Hope Springs Eternal
Destruction is a force that many Australians have been confronted with on a magnitude of scale that we, fortunately, rarely see in this country. It must be acknowledged that the mega-fires have torn through the land and also through the security and stability that we take for granted.
The luck of this country IS to take that for granted. The images of visible destruction of nature, homes, lives, and communities is harrowing. And that is to say nothing of the invisible challenges to economies, relationships and mental wellness that are there and which will burn beyond the fires.
Western wisdom has a saying that “hope springs eternal” and the gist of that strange Victorian phrasing is that there can be some opportunity for hope, even in the darkest of hours.
For me, I guess, the very Australian approach to rolling up sleeves and helping out a mate, even on the thinnest of resources, is a source of hope. It has not been a profound and picture-perfect example of executive leadership that is bringing Australia out of this crisis – it is the people helping the people.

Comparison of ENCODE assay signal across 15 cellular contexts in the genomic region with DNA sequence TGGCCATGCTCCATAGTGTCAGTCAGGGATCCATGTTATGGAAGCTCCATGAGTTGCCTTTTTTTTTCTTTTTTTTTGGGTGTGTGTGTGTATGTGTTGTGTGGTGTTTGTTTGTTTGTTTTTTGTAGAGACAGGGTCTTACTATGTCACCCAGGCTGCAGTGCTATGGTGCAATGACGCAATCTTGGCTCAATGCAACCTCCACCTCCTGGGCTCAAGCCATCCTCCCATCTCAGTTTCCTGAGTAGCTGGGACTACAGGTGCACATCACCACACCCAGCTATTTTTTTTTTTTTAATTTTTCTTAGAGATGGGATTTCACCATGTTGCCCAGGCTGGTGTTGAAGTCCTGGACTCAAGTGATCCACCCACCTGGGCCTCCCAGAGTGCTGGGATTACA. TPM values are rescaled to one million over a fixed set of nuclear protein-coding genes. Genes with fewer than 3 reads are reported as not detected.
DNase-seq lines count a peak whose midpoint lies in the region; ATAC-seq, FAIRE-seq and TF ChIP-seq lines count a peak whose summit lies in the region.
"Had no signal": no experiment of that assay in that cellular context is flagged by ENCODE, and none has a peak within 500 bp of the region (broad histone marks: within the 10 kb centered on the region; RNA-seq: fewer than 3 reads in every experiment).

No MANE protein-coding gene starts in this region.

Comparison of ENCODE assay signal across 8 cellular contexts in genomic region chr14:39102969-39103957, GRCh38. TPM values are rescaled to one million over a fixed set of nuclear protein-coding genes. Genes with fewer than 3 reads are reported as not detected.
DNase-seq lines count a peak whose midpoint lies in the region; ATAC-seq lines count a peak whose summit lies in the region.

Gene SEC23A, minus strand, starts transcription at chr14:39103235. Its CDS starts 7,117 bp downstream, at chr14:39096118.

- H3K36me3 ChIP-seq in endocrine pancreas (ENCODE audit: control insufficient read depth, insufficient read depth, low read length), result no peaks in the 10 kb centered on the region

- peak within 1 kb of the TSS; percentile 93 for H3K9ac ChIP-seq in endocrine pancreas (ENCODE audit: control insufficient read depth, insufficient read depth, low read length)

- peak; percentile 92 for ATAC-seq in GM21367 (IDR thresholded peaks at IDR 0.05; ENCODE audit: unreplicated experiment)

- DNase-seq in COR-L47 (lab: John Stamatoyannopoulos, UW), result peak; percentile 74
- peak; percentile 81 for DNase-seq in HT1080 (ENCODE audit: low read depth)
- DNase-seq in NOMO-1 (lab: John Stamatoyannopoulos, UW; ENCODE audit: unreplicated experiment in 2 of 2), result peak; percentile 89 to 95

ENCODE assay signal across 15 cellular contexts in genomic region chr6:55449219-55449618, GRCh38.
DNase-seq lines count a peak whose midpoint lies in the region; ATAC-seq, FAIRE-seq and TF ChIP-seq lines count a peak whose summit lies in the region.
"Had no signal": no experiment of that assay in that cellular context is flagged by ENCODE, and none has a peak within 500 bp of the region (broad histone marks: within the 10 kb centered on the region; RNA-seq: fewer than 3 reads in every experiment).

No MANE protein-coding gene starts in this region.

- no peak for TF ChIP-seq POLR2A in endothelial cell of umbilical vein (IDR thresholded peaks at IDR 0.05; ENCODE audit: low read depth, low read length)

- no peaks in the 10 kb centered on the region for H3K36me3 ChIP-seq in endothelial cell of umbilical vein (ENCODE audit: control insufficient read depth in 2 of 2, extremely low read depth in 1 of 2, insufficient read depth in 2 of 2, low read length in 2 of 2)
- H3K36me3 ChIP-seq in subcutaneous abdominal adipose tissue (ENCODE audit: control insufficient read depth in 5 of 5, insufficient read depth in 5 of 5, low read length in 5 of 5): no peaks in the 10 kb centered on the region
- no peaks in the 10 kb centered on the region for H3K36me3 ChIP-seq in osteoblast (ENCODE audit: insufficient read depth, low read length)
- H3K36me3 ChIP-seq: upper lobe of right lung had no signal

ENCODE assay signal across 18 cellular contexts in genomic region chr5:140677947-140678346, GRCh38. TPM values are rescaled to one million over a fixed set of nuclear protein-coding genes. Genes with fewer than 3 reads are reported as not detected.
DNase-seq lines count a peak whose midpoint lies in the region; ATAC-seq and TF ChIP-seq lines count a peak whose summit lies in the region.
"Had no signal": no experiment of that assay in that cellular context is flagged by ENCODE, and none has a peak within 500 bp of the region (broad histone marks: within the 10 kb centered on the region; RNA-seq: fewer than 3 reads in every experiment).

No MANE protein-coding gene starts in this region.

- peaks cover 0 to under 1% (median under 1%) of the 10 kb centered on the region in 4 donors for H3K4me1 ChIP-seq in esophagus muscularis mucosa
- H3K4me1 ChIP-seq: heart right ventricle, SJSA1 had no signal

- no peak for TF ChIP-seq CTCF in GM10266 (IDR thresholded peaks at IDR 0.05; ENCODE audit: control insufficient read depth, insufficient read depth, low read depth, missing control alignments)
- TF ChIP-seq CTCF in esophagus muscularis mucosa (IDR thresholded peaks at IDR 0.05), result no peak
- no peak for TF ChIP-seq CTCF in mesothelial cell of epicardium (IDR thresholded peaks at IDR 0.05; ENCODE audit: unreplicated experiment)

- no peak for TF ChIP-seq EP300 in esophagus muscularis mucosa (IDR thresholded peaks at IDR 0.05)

We are leading ourselves out of destruction, helping one another and I cannot think of another example where the direct hand-in-pocket generosity of ordinary people has dwarfed a political, organised response.
Without great structure, without a plan, Australians have reached out organically – creating bonds between city and country that were not there before. My hope is that these bonds provide the net and offer a community and the resources for resilience to those affected by this tragedy.
As embers die down, the challenge shifts from crisis to regeneration and the tail of that second challenge is long and can be just as difficult to combat.
In the wake of any tragedy, the most difficult and most helpful thing to do is to establish a new ‘normal’. We’ve paid homage to the slight unsexy concept of normal in these edits before, yet in times of upheaval, normal is the medicine we need.
A new normal (I think I might have stolen that from Oprah come to think of it,) is the opportunity we have as Australians to continue a future of land and wildlife care, of supporting the rural communities that sustain us, and generally taking the opportunity to nurture one another through that very old-fashioned and analog phenomenon that is simple friendship.
Keep it up, Australia.